@ GW:
    Probably, but I’d have to take a closer look, which I’ll try to do tomorrow. I’ll send you an email.

    Good writeup here, GW. Considering the cover-up, I wouldn’t be too terribly surprised to learn that Tanaka was given a different ball. I think it’s unlikely and probably would have come out by now, but I do think it’s possible.

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  3. dmick89, Sweatpants Guru

    They’re centered. Take a look at what I did. It’s pretty simple, but the method you were using has been overruled in the css file on purpose. I don’t remember what purpose that was (probably to fix some other coding error I made), but it did have a specific purpose at one time. (dying laughing)

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  4. BVS, not sure if coming or going

    @ rattier:

    Great article GW.

    Rattier, I’m not sure the conclusion is that sharp, considering that Tanaka’s 2013 was closer to 11-12 than previous. K% went back to pre-2011 levels, but BB% did not, particularly as differential from league (league BB% increased ~1% from 11-12 to 13, and so did Tanaka’s). Could be benefit from the dead ball, could be he “went to the next level” in maximizing his skills. Probably some of both.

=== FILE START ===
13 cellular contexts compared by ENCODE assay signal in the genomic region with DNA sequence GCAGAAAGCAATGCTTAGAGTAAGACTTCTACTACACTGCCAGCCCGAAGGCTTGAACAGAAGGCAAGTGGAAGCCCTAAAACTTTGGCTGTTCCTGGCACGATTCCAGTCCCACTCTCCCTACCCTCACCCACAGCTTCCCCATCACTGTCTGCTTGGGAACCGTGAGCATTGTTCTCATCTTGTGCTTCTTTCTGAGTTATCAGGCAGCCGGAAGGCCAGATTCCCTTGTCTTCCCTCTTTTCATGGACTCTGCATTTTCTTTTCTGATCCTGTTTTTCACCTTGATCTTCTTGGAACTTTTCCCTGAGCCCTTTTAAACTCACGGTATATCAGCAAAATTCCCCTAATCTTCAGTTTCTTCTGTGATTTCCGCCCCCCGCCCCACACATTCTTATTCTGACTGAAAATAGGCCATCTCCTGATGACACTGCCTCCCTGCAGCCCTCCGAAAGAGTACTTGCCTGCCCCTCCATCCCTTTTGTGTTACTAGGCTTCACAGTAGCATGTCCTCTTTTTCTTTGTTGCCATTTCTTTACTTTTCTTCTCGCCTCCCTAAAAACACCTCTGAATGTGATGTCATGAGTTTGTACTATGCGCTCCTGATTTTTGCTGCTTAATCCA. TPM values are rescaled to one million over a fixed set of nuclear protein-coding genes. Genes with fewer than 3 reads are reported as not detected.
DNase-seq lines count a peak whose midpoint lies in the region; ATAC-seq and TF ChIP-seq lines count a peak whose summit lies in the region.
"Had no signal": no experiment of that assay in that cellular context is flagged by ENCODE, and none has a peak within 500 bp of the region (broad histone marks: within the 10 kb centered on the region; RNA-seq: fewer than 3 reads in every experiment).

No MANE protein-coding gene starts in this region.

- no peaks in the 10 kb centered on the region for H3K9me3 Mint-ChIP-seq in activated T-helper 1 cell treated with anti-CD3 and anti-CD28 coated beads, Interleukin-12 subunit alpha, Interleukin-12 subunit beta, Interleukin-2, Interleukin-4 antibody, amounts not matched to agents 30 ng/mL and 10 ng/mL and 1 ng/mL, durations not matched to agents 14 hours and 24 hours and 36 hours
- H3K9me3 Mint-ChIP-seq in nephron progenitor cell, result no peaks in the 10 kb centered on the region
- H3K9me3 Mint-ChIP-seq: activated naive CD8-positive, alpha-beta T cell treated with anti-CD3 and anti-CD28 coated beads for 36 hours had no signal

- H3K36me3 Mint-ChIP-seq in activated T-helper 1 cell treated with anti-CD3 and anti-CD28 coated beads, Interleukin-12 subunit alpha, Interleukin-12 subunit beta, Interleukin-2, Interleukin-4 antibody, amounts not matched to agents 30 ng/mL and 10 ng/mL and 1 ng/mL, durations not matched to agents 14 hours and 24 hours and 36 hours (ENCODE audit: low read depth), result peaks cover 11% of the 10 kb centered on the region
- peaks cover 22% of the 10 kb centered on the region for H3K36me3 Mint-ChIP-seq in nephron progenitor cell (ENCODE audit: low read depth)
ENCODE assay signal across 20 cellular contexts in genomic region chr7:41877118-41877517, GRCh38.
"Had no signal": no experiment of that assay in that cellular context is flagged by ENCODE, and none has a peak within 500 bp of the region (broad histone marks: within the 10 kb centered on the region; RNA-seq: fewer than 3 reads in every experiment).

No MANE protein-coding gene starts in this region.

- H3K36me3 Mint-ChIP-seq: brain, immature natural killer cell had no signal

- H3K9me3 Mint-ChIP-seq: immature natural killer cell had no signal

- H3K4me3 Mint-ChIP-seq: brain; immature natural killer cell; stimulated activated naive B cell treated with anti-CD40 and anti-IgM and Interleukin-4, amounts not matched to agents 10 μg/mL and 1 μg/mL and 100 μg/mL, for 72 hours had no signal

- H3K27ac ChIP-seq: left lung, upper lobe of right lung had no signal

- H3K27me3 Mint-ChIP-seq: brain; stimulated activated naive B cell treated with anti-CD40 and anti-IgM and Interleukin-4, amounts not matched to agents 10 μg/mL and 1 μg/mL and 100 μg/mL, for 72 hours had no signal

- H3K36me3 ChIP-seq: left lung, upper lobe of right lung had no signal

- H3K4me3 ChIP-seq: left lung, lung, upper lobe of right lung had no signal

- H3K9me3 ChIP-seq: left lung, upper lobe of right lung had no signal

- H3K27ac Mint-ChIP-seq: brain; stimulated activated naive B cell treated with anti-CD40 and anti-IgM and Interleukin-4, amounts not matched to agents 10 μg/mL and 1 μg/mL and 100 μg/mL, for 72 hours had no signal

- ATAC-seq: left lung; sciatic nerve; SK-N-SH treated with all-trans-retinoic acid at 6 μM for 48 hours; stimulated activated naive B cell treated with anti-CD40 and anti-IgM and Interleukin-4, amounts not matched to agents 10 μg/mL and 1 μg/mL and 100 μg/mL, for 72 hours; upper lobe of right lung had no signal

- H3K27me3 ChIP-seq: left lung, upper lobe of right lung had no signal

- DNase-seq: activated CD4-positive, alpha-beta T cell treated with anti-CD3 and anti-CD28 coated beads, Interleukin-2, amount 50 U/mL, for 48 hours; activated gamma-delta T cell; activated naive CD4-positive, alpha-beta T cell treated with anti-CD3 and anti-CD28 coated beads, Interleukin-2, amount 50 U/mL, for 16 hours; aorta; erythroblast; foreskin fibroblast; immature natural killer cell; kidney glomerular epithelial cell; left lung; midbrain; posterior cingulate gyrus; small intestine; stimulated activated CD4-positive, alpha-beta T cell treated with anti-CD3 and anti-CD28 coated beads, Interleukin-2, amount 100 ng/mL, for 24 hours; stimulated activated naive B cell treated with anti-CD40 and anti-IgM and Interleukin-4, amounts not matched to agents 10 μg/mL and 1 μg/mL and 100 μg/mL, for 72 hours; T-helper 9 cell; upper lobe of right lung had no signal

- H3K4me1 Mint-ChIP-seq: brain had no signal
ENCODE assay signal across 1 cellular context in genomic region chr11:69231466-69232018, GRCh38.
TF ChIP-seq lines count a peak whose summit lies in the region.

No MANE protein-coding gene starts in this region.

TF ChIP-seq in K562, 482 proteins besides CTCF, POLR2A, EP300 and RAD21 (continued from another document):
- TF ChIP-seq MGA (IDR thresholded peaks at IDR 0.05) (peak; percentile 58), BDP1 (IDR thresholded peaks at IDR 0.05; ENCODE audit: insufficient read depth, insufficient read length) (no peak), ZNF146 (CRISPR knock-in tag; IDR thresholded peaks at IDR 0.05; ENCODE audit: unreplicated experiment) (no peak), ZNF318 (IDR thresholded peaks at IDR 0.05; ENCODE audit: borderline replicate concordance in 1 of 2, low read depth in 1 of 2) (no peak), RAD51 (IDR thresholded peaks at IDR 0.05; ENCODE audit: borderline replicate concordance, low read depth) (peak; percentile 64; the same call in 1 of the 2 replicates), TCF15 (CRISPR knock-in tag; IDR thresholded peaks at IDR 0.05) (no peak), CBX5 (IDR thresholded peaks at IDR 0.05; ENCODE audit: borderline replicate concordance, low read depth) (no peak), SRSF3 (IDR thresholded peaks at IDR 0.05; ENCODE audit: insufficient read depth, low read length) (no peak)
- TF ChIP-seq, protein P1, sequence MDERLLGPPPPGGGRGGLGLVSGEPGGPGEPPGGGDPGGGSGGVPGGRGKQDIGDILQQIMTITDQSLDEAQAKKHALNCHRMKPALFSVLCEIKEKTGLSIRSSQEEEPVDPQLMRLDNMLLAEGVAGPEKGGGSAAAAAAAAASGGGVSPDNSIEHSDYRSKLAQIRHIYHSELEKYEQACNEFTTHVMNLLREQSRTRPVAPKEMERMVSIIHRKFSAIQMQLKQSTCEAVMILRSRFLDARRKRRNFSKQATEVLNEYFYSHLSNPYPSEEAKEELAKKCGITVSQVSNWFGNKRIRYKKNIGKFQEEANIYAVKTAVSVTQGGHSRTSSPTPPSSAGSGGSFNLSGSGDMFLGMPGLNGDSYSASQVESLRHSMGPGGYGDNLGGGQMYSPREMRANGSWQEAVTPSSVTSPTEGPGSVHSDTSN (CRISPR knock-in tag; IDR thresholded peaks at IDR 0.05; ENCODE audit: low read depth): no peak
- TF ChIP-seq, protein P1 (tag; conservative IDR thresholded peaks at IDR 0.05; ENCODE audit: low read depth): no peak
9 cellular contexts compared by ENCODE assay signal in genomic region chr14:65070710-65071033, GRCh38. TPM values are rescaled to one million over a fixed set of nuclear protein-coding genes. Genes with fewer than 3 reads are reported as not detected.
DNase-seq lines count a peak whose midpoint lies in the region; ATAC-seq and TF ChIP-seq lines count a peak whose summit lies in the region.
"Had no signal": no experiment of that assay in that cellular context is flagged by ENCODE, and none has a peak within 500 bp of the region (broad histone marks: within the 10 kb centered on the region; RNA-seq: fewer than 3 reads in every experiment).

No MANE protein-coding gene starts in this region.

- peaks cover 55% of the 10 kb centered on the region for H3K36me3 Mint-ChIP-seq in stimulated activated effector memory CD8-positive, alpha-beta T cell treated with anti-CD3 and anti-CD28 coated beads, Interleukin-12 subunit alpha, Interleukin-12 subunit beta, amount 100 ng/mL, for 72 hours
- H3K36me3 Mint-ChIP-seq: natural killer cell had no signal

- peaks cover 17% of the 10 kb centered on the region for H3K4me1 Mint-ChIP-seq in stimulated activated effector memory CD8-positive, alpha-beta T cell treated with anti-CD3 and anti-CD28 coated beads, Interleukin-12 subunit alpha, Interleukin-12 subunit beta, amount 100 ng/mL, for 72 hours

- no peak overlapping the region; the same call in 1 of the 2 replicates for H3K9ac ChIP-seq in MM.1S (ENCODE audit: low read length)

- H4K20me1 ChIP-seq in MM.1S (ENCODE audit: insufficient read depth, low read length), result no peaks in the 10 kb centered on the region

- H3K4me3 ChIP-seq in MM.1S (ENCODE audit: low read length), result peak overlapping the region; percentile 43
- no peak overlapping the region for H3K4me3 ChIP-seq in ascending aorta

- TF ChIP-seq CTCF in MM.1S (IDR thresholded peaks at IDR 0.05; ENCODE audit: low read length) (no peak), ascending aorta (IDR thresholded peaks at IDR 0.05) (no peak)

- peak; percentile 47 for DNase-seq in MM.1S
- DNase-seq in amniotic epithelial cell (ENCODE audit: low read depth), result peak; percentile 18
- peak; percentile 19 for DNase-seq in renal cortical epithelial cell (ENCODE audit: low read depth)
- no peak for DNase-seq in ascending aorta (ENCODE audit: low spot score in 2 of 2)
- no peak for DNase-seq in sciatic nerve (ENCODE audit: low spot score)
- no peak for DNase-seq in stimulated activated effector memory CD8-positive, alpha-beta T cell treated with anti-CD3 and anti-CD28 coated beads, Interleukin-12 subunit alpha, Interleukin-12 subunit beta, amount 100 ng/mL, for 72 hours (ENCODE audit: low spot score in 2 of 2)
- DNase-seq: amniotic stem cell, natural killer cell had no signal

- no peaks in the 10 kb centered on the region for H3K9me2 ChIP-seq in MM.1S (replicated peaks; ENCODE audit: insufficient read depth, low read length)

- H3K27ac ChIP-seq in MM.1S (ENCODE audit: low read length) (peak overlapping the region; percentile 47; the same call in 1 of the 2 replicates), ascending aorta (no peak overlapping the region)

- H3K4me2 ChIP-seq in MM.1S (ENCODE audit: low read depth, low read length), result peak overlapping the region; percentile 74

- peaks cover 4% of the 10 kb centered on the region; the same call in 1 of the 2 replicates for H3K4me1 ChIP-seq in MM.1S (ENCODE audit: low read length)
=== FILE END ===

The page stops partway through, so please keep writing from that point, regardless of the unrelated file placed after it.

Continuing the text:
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  5. Author

    @ dmick89, Sweatpants Guru:

    I don’t really think he was using a different ball. Just that if all you had were his stats, you would think that it stayed dead in 2013.

    @ rattier:

    @ BVS, not sure if coming or going:

    I think it’s hard to say how good he was in ’11-12. Clearly, his results are less impressive given league-wide offensive levels. On the other hand, there’s a limit on how good someone can be. As offensive production dropped, it’s possible that the separation between elite and great was masked, so to speak.

    I do think it would be interesting to see if there was a change in how he approached hitters, based on pitch f/x or the equivalent. And how that carried over into 2013.

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  6. Rice Cube

    Did you guys try comparing Yu’s pre-MLB stats (when the ball was still live) to Tanaka’s “dead ball” stats? Yu would have several data points at the juiced levels and one (2011) that would be “dead” if I’m not mistaken.

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  7. Akabari

    @ Edwin:
    “Cubs sign Jason Hammel. Maybe Theo and Jed confused him for Cole Hammels. We’re still a garbage team”
    There you go guys I wrote the article. Don’t worry about it.